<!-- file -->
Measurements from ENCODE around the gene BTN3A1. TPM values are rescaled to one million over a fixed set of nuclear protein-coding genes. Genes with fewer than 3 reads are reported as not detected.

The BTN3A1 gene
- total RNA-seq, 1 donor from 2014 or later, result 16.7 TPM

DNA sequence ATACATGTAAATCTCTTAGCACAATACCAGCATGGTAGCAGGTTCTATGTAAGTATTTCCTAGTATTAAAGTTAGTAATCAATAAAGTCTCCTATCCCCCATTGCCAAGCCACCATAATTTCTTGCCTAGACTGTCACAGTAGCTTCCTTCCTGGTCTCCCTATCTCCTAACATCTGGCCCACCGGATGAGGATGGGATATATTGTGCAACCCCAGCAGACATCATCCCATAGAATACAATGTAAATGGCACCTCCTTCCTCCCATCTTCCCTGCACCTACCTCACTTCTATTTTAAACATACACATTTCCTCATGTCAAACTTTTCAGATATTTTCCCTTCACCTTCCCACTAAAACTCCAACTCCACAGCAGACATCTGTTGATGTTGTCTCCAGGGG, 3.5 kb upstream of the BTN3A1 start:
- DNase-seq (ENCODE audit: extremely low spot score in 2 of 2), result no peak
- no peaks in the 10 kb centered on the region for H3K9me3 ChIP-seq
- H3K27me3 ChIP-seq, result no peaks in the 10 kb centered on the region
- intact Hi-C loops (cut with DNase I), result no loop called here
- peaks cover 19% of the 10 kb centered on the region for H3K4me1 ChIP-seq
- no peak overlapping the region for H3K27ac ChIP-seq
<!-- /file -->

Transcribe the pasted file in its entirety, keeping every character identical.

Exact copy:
Measurements from ENCODE around the gene BTN3A1. TPM values are rescaled to one million over a fixed set of nuclear protein-coding genes. Genes with fewer than 3 reads are reported as not detected.

The BTN3A1 gene
- total RNA-seq, 1 donor from 2014 or later, result 16.7 TPM

DNA sequence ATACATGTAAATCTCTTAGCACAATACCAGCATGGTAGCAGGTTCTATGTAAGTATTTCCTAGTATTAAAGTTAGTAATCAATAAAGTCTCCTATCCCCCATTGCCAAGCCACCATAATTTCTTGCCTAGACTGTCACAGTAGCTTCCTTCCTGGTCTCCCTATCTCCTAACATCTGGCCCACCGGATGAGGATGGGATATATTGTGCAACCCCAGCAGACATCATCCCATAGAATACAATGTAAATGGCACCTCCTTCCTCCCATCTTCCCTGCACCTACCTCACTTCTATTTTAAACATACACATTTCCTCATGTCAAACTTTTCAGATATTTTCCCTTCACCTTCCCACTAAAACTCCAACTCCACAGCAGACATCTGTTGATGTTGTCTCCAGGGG, 3.5 kb upstream of the BTN3A1 start:
- DNase-seq (ENCODE audit: extremely low spot score in 2 of 2), result no peak
- no peaks in the 10 kb centered on the region for H3K9me3 ChIP-seq
- H3K27me3 ChIP-seq, result no peaks in the 10 kb centered on the region
- intact Hi-C loops (cut with DNase I), result no loop called here
- peaks cover 19% of the 10 kb centered on the region for H3K4me1 ChIP-seq
- no peak overlapping the region for H3K27ac ChIP-seq